[dropcap]T[/dropcap]HE Punjab and Haryana High Court has recommended that farmers be given a legal right to claim Minimum Support Price (MSP), and directed Central and State Government to formulate a legislation to boost farmers’ income.
A two-judge bench of Justices Sanjiv Sharma and Harinder Singh Sandhu said in a recent judgment thatthe Minimum Support Price had, to some extent, redressed the grievance of farmers but as a mere declaration it had no legal force. “The farmers must be given a legal right to claim the MSP without any hindrance. The Union of India and State Government may, in their own wisdom, legislate to give legal status to the MSP to boost the farmers’ income,” the court suggested.
“… the Minimum Support Price should be three times above the cost of production of major crops including fruits and vegetables to save the farmers from distress and also to procure food grains for public distribution considering the cost including actual expenses in cash and kind, the loan on lease land, impeding the cost of labour, own capital assets, interest on valuable capital etc,” the Punjab and Haryana High Court said in its order dated July 29, 2019.
Responding to a batch of petitions against the move by the Punjab State Cooperative Agriculture Development Bank Ltd, Chandigarh, to discontinue a pension scheme citing lack of funds owning to loan waivers, the court asked the state government to consider formulating a scheme:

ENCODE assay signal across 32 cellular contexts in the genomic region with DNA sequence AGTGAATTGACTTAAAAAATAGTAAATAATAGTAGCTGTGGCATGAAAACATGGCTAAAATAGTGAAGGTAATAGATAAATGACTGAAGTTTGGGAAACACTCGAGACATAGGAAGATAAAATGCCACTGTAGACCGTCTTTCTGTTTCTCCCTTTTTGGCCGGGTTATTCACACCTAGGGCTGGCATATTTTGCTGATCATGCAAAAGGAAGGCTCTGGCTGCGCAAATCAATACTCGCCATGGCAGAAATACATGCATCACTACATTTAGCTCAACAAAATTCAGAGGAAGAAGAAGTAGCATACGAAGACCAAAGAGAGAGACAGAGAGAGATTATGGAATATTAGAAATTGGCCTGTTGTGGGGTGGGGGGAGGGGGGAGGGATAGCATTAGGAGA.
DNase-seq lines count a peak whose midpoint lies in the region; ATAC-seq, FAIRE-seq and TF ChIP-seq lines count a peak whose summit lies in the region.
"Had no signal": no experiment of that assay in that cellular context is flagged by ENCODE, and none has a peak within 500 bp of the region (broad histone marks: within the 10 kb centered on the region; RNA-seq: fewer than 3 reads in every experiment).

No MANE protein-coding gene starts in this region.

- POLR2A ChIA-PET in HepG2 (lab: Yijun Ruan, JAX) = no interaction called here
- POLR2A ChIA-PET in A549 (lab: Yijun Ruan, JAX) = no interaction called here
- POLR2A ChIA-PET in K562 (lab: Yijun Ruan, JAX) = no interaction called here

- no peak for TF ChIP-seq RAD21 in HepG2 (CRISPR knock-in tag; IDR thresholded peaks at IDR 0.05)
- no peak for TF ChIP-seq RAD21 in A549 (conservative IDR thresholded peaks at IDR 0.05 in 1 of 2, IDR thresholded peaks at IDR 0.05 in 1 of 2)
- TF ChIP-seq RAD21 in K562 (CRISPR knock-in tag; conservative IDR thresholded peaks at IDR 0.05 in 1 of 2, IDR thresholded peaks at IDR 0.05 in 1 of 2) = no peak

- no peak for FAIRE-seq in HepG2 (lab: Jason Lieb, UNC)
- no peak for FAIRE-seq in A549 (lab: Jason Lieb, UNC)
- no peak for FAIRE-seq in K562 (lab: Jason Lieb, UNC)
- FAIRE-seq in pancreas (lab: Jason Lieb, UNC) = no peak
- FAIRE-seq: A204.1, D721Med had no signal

- for payment of reasonable compensation or family pension to the families of farmers who have committed suicide, and
- for providing insurance cover, including weather insurance to the farmers for their crops in consultation with the National Insurance Companies along with stakeholders at minimal premium.
It also suggested that the Reserve Bank of India work in concert with banks, state governments and other stakeholders on the manner in which agricultural loans are advanced and their recovery or waiver in the eventuality of suicide by a farmer.
The court said that farmers have taken loan at exorbitant rates of interest and were forced to sell their crops under distress because there were regular chain of warehouses to store the produce. If the state government builds a sufficient number of warehouses, farmers can store their crops in the warehouse and sell them subsequently at a remunerative price.
“The Parliament has enacted the Warehousing (Development and Regulation) Act, 2007 but the same has not been implemented in letter and spirit,” the court pointed out.